This month (our November issue) we begin another mind-stretching serial by Robert J. Sawyer, with a cover by George Krauter. In Wake, the term “mind-stretching,” often heard in connection with science fiction, applies a bit more literally than usual, with several minds stretching themselvesand each otherin literally unprecedented ways. All minds operate under limitations, which can be overcome by a variety of means; but probably all of those approaches have one thing in common. And the possibilities extend very far out, in ways both exhilarating and terrifying. . . .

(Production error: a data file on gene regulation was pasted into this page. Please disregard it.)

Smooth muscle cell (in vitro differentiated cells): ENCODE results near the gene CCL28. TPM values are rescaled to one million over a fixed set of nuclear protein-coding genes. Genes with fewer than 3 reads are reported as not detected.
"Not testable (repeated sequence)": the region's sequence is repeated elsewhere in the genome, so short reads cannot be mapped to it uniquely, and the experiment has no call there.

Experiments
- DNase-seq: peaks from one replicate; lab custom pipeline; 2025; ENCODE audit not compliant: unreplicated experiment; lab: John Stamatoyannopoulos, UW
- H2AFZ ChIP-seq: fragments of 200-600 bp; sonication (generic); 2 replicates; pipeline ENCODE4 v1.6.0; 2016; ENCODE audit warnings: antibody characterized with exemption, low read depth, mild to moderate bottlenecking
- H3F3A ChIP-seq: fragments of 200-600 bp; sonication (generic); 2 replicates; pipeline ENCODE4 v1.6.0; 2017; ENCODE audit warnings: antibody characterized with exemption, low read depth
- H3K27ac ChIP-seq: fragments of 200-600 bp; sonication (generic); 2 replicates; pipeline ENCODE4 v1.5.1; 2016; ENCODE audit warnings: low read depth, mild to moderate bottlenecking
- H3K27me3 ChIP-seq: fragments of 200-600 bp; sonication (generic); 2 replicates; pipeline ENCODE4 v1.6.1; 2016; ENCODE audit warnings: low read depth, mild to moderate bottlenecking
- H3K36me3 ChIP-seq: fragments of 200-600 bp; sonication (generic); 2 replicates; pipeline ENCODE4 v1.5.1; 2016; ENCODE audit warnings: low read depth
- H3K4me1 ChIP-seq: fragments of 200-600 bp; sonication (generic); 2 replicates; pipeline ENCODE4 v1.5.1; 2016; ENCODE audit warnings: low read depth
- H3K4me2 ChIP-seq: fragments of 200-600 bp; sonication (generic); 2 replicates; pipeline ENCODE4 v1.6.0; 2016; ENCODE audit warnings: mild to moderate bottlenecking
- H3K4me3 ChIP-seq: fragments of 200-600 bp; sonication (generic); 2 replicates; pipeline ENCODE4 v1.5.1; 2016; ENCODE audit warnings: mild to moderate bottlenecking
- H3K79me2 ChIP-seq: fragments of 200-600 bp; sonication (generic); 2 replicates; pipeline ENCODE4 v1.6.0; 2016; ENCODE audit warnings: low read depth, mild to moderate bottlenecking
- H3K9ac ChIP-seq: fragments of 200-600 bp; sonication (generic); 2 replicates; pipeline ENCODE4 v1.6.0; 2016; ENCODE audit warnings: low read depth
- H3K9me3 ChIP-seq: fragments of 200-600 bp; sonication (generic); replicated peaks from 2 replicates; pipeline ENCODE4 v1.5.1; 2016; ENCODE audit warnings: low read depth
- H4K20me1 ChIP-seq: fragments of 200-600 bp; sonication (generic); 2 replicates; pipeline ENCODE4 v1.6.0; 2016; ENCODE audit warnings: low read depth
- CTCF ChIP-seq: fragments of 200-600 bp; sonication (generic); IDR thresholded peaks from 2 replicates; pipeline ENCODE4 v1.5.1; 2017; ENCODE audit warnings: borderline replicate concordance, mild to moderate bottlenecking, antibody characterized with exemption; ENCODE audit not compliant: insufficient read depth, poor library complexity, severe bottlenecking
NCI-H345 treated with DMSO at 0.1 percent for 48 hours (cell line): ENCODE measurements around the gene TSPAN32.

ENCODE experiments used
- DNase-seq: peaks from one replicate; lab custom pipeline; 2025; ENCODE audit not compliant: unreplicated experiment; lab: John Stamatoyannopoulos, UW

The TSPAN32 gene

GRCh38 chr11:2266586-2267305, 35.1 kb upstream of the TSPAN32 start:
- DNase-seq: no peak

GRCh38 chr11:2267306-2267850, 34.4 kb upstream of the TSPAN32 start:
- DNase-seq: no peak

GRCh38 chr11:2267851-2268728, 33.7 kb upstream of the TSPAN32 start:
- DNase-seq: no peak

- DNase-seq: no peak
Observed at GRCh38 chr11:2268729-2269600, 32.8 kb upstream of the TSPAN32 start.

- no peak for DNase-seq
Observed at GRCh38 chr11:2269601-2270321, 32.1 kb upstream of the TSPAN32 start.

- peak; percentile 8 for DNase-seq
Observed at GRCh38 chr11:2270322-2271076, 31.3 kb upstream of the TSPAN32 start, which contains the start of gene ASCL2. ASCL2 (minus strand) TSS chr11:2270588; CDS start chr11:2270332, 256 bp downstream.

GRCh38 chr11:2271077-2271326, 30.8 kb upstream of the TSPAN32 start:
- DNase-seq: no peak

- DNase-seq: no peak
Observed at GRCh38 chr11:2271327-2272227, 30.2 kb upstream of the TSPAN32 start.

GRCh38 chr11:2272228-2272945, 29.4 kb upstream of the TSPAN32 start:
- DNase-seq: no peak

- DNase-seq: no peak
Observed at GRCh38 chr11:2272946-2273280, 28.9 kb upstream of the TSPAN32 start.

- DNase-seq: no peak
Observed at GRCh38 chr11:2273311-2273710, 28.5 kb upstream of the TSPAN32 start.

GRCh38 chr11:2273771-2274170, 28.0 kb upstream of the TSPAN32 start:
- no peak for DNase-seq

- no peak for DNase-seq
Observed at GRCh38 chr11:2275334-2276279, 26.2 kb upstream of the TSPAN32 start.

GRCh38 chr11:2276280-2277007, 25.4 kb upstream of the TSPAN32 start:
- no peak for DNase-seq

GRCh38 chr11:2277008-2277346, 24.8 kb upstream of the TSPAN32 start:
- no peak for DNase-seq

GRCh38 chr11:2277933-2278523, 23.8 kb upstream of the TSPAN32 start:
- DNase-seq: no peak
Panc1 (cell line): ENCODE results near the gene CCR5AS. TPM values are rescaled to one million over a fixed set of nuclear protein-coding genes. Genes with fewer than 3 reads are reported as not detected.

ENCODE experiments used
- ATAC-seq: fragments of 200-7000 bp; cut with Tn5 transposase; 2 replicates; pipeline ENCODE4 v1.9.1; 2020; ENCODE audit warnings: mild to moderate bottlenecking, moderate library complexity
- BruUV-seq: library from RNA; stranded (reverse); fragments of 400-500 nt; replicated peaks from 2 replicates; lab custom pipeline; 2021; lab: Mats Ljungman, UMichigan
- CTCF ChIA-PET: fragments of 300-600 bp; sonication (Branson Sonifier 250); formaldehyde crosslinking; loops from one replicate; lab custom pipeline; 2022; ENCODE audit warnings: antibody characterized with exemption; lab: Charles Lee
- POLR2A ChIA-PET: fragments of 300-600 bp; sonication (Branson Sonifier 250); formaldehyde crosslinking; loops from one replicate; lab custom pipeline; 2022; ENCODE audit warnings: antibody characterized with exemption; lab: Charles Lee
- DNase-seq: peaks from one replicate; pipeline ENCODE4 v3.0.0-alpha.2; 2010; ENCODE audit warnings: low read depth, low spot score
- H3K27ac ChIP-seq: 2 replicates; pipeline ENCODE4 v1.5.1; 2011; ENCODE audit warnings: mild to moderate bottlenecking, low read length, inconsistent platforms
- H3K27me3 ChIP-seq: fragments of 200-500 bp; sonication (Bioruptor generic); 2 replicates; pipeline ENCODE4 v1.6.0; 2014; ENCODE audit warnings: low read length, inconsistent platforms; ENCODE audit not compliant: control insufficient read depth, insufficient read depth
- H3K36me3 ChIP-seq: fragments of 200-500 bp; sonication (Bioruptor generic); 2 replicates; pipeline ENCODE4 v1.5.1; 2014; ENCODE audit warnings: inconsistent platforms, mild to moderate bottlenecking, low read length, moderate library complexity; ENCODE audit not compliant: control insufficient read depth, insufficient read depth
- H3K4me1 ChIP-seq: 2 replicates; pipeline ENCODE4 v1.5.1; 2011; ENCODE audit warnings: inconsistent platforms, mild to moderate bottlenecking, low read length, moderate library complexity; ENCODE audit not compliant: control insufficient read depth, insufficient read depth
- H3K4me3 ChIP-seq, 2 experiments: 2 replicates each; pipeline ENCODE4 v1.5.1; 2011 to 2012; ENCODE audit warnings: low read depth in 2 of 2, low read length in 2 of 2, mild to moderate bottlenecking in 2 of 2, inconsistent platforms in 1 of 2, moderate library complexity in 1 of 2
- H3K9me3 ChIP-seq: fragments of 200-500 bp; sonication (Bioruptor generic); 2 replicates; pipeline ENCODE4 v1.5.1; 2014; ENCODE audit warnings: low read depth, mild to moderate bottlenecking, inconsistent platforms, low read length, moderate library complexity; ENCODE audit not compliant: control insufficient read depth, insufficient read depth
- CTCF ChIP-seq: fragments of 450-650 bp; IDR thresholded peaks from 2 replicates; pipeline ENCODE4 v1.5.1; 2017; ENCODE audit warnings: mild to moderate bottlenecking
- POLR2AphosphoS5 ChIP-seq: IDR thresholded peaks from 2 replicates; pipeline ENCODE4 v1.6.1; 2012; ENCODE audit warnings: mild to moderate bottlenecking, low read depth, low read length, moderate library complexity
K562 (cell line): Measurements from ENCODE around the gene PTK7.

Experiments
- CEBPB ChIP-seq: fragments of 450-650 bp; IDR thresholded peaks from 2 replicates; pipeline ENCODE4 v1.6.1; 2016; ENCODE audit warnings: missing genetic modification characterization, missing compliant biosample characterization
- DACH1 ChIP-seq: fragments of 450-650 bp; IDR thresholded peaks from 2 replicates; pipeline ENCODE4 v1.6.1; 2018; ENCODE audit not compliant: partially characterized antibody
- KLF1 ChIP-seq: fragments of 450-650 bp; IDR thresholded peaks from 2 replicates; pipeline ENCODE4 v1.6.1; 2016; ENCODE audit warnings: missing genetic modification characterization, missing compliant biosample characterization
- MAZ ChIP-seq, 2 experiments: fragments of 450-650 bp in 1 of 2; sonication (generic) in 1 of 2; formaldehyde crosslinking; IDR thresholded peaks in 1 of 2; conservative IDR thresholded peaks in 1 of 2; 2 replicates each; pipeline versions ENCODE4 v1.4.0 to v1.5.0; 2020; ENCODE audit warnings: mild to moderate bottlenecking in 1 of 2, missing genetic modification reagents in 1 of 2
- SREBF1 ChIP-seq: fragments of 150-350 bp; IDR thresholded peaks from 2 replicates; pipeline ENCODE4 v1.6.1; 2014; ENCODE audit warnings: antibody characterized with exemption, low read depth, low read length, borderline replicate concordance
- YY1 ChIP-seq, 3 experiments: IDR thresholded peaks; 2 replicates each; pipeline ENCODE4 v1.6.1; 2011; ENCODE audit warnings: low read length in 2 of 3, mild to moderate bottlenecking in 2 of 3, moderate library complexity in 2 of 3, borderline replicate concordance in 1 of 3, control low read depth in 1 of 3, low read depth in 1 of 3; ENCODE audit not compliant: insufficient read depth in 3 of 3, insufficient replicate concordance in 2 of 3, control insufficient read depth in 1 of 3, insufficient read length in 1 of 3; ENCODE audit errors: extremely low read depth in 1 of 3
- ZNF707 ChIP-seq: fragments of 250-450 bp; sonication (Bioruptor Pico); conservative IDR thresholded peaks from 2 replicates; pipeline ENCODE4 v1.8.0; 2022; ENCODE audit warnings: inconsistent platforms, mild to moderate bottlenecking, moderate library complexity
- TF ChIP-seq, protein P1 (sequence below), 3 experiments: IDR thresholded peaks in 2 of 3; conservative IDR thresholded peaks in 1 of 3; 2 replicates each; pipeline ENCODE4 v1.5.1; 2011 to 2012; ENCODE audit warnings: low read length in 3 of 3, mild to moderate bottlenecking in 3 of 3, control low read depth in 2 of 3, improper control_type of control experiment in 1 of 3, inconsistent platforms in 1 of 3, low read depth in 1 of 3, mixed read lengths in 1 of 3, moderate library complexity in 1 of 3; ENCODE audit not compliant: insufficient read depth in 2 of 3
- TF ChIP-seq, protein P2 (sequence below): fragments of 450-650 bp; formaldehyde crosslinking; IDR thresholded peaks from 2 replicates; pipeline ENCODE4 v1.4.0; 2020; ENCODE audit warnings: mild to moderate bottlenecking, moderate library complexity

We also have stories by Paul Levinson, Carl Frederick, Richard A. Lovett, Alan Dean Foster, and Stephen L. Burns. The fact article, “The 3D Train Wreck,” comes from our own book reviewer of thirty years, Thomas A. Easton, wearing his other hat as practicing scientist. The title notwithstanding, it has nothing to do with trains, but everything to do with the social and economic disruption likely to result as “3D printing” becomes an important means of making all kinds of things. But that kind of train wreck, at least in the long run, is not necessarily a bad thing. . . .